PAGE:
January 19, 2016 / 3:48 PM / 5 years ago

LNG industry needs flexibility to avoid boom-and-bust future -market players

* Wave of U.S., Australian LNG expected to hit

* Buyers must meet sellers halfway and importers look for concessions

By Michael Kahn

VIENNA, Jan 19 (Reuters) - Liquefied Natural Gas (LNG) buyers and sellers need to embrace flexible trading practices, including cargo swaps, to cut costs and avert repeated painful boom-and-bust cycles, industry players told a conference on Tuesday.

A wave of shipped gas expected to hit the market with the launch of U.S. and Australian supplies, weak demand and the high costs of bringing new production online could all combine for an uncertain future, they said.

“Everybody has to change their game,” David Ledesma, an independent gas consultant and senior research fellow at the Oxford Institute for Energy Studies, told the European Gas Conference. “If they don’t they are going to get left behind.”

“Buyers and sellers must work together or we will have boom-and-bust.”

Importers are already seizing the chance to wring concessions from existing producers wary of losing market share.

A taste of what could come was seen in 2010-2014 when Russian gas producer Gazprom gave its European pipeline clients, smarting from steep import bills, deep discounts to avert arbitrations and repair ties.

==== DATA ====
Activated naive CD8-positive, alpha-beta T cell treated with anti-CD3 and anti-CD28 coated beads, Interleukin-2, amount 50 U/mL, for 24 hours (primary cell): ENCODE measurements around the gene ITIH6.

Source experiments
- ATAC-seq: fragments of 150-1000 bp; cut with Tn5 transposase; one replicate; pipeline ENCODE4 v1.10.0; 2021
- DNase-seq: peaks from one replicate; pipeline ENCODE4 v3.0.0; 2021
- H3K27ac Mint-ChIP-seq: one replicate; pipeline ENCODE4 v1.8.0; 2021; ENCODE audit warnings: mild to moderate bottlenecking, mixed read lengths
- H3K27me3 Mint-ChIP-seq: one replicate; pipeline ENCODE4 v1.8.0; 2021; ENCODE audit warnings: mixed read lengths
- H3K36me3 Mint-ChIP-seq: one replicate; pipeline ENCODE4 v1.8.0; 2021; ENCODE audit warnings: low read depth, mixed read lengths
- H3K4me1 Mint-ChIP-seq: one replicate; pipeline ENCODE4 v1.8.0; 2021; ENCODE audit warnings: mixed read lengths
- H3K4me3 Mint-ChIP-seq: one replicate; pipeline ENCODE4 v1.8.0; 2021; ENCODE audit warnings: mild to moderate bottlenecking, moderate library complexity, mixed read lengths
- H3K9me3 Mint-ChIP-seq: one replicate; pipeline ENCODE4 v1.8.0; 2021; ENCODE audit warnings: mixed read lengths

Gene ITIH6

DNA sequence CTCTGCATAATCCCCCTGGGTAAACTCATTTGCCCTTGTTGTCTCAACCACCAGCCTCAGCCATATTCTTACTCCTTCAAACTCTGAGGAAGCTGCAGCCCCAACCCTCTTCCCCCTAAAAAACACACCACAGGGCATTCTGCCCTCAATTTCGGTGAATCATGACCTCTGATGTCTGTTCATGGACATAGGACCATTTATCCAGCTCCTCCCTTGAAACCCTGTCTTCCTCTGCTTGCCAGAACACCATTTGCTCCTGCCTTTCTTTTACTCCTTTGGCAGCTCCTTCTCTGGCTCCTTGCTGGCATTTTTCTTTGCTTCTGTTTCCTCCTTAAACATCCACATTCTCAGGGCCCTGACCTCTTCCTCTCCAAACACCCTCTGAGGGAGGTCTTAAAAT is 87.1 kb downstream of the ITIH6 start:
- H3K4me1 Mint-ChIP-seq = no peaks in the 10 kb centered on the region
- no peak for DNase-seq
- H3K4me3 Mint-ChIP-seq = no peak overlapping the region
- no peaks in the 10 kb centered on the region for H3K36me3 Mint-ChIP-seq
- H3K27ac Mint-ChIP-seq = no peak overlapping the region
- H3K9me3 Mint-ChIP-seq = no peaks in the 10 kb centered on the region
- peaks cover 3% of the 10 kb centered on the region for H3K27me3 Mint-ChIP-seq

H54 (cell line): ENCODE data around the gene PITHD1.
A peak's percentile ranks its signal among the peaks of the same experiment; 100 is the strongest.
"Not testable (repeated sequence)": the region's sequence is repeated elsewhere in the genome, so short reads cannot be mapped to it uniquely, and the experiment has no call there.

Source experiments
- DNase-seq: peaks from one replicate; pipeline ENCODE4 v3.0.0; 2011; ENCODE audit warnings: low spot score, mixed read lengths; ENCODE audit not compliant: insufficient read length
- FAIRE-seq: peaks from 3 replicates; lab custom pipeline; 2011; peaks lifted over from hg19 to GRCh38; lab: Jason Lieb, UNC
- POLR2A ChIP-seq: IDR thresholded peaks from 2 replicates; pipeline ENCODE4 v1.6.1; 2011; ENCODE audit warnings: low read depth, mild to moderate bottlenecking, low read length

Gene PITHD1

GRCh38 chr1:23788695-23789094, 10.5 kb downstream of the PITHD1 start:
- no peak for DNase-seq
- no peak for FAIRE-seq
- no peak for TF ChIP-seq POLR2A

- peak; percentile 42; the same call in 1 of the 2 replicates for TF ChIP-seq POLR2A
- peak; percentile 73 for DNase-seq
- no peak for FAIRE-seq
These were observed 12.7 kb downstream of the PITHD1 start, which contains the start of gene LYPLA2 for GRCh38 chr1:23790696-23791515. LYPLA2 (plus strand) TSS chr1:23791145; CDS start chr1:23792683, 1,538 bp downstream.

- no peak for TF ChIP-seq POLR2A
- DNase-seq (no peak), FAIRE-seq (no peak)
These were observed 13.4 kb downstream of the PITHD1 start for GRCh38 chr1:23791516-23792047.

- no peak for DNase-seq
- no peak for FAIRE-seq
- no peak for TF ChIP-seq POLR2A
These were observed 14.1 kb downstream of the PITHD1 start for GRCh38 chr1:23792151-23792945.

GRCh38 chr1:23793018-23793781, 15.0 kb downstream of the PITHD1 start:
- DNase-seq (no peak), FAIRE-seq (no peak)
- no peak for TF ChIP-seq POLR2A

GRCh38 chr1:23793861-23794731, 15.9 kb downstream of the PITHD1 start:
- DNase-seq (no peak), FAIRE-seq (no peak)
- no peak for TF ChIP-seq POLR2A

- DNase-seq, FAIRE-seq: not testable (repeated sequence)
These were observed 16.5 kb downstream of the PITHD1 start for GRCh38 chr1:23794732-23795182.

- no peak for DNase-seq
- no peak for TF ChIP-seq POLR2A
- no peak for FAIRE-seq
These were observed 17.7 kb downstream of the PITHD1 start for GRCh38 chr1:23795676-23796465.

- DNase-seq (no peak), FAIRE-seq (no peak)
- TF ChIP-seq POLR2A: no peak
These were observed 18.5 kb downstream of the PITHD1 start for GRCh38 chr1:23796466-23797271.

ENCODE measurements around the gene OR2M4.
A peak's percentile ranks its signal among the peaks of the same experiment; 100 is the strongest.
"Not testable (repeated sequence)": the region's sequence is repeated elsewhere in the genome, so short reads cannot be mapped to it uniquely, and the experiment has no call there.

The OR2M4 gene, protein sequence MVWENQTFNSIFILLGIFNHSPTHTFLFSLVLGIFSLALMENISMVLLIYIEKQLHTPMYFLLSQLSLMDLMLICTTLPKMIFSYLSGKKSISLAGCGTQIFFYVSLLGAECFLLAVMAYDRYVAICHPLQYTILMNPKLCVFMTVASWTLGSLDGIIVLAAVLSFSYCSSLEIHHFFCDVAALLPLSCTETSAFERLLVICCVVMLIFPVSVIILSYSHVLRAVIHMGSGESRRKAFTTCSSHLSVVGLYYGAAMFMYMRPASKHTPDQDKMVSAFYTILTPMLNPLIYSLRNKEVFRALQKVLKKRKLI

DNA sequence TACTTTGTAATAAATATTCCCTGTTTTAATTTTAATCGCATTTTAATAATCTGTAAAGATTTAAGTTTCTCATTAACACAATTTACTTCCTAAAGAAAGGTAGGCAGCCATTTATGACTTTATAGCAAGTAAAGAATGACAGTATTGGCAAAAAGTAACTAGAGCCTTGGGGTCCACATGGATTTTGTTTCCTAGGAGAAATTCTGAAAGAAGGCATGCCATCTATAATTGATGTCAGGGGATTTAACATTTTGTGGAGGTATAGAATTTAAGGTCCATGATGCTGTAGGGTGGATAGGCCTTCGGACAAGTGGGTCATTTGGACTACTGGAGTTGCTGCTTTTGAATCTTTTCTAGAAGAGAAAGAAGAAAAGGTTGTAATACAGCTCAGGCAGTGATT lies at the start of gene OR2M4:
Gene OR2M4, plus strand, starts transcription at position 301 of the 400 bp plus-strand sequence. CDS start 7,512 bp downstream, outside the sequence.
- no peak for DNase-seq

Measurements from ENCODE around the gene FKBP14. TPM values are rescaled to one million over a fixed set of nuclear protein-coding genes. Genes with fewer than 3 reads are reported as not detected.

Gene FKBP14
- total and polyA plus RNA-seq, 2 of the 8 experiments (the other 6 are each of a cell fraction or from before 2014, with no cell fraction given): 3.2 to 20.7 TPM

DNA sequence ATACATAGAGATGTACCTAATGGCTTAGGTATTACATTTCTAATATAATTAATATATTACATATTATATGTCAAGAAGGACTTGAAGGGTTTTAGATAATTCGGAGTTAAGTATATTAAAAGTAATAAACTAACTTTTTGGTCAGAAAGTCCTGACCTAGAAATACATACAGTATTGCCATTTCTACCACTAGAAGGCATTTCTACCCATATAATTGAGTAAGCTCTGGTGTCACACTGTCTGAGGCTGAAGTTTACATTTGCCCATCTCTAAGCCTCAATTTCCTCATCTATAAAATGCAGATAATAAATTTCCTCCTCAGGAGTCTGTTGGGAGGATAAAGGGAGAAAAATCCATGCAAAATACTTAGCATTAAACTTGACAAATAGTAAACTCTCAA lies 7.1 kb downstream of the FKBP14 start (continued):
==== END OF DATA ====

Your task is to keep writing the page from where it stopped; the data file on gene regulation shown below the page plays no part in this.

This time, global LNG buyers will seek changes to the way long-term contracts are structured in the $120 billion annual trade, such as loosening restrictions on cargo diversions and reducing imports below agreed floors. Pricing disputes may take a backseat.

While sellers must better optimize where they send their cargoes due to low margins and prices, buyers must also meet sellers half way when striking deals in an environment where future market uncertainty could make new projects too costly and risky, the industry players told the conference.

Andrew Walker, vice-president of strategy at Cheniere Marketing, told the conference he expected to see more swaps and other strategies between buyers and sellers to reduce costs and improve LNG trade.

“We are a 50-year-old industry that has had relatively few cycles and experiences of cycles,” he said. “As we try and draw that line forward it is difficult because we don’t have a history of cost reduction. But if we don’t we are gong to have a less bright future than we ought to.”

Andy Williamson, head of LNG supply at EconGas, said flexibility over pricing will be key for market players looking to displace pipeline gas with LNG.

“We are about to enter into a great game of limbo dancing,” he said. “The global LNG market is going to set a bar and everyone is going to have to dance under it.” (Reporting by Michael Kahn, editing by David Evans)

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